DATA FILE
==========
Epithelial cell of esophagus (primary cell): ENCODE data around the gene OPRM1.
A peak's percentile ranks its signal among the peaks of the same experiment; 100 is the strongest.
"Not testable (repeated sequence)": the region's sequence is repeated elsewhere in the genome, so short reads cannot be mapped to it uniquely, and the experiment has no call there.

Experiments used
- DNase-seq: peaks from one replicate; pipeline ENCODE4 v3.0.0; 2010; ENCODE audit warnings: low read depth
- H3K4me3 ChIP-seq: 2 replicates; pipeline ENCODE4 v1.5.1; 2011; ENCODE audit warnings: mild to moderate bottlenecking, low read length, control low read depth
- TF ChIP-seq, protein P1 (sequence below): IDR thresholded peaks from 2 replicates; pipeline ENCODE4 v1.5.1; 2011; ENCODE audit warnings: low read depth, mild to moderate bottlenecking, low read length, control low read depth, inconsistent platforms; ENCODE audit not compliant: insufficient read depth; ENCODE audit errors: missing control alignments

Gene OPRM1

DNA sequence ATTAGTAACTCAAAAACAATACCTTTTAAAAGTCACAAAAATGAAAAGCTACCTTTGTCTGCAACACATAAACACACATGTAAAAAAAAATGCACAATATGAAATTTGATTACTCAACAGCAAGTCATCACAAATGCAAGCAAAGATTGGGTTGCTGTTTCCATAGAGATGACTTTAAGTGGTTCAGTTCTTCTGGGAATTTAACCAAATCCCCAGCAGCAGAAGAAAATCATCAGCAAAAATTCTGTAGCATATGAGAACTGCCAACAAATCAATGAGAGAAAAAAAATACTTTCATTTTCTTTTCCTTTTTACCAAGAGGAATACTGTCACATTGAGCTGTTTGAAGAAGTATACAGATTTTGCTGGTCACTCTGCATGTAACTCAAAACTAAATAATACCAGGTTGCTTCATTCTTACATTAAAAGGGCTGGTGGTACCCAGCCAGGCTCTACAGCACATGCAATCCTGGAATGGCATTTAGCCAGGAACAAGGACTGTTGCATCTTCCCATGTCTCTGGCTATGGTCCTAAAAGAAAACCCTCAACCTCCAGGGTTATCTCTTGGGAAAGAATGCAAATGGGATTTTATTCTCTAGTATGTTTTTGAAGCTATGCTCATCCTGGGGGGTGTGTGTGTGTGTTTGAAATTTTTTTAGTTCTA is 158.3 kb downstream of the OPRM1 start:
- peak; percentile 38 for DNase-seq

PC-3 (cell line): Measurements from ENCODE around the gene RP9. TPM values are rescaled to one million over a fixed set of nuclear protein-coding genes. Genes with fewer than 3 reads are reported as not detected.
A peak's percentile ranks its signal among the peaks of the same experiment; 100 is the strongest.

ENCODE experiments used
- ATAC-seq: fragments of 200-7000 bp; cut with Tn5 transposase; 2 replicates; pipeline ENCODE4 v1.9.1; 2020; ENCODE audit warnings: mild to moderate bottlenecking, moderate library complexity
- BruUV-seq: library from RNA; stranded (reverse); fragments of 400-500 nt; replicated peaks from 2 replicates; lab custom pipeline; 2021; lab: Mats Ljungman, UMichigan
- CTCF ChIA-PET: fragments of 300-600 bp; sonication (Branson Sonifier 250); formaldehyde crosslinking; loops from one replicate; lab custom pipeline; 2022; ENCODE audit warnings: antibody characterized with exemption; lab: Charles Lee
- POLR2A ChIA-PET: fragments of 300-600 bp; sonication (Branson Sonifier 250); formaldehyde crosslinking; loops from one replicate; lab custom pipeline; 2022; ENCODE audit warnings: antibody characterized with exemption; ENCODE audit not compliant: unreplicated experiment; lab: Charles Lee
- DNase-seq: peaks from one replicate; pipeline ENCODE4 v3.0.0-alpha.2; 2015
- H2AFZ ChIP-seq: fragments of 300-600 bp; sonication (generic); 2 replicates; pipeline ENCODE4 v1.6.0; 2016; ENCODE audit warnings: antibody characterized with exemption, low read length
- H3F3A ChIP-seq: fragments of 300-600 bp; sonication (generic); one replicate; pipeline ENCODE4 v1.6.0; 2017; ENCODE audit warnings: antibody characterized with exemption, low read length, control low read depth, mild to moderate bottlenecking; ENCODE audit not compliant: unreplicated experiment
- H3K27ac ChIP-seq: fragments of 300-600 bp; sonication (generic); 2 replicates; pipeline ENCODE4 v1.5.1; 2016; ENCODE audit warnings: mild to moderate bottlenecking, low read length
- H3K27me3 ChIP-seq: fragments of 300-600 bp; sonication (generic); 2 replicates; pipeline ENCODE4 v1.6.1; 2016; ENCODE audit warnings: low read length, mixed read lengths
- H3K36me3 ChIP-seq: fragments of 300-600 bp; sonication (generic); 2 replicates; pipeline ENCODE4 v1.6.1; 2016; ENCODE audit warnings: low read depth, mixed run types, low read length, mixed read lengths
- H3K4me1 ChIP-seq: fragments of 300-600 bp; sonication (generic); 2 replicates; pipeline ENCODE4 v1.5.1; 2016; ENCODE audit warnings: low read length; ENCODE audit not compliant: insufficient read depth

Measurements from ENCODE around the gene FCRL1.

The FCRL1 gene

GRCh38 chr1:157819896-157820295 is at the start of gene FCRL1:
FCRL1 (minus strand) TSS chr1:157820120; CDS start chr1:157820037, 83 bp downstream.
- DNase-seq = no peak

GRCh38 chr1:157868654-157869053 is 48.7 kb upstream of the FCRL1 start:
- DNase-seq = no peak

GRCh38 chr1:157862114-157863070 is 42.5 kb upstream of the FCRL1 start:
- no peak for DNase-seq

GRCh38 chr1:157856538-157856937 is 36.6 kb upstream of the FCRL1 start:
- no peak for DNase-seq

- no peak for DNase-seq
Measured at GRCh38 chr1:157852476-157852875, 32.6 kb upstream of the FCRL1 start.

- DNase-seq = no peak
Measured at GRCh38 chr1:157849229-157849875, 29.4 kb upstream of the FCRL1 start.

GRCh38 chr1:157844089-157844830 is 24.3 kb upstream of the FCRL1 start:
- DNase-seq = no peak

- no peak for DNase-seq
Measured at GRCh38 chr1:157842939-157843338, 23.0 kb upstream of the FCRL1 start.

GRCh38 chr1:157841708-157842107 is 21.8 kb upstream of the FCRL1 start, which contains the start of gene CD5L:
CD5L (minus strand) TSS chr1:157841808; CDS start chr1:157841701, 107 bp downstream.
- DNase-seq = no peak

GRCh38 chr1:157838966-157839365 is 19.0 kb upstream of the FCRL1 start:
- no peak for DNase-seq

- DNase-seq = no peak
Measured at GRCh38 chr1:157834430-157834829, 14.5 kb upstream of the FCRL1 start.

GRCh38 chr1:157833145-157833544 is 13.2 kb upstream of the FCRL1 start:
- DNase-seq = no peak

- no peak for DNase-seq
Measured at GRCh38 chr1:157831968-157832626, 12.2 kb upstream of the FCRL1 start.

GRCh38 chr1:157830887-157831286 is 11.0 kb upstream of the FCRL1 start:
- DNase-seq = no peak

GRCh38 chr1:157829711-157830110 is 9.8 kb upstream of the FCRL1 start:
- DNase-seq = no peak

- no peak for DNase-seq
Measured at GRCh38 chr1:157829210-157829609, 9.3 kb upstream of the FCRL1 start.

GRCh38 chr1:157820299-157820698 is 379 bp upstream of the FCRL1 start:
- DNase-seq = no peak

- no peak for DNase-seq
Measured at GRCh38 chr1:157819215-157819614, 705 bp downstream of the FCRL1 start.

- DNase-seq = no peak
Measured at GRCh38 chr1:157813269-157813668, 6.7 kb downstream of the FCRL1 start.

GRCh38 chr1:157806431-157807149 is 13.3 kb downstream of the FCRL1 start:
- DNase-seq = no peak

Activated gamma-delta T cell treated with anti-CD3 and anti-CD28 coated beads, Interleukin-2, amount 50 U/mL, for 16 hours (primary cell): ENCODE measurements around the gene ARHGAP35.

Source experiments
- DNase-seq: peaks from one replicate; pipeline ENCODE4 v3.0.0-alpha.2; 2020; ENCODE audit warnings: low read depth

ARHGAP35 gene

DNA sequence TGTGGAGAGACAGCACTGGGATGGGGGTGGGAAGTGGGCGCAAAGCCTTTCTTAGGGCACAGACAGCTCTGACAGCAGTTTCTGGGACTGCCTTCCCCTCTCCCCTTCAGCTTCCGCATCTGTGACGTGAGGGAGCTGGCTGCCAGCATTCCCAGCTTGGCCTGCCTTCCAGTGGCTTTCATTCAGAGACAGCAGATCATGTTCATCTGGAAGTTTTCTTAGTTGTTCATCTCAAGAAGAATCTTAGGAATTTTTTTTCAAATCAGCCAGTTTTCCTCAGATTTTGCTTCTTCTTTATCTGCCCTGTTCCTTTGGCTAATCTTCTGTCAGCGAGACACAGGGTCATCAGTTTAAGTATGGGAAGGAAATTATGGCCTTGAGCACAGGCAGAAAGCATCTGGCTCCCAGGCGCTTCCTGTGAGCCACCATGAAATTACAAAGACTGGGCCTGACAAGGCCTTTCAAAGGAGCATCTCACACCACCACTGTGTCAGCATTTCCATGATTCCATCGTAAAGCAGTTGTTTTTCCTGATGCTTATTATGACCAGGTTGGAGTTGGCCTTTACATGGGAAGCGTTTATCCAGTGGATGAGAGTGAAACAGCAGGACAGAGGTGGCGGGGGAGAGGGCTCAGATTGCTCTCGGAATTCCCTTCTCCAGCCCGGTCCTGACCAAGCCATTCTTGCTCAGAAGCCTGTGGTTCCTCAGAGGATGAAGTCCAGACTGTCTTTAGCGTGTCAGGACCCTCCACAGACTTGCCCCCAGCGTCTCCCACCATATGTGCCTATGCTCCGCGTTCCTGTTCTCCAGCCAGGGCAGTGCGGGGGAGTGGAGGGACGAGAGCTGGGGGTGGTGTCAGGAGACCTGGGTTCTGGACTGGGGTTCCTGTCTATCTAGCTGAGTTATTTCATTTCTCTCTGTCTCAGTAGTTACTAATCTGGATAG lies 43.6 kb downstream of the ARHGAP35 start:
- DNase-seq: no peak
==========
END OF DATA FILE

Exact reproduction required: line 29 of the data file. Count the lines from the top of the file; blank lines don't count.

- DNase-seq = no peak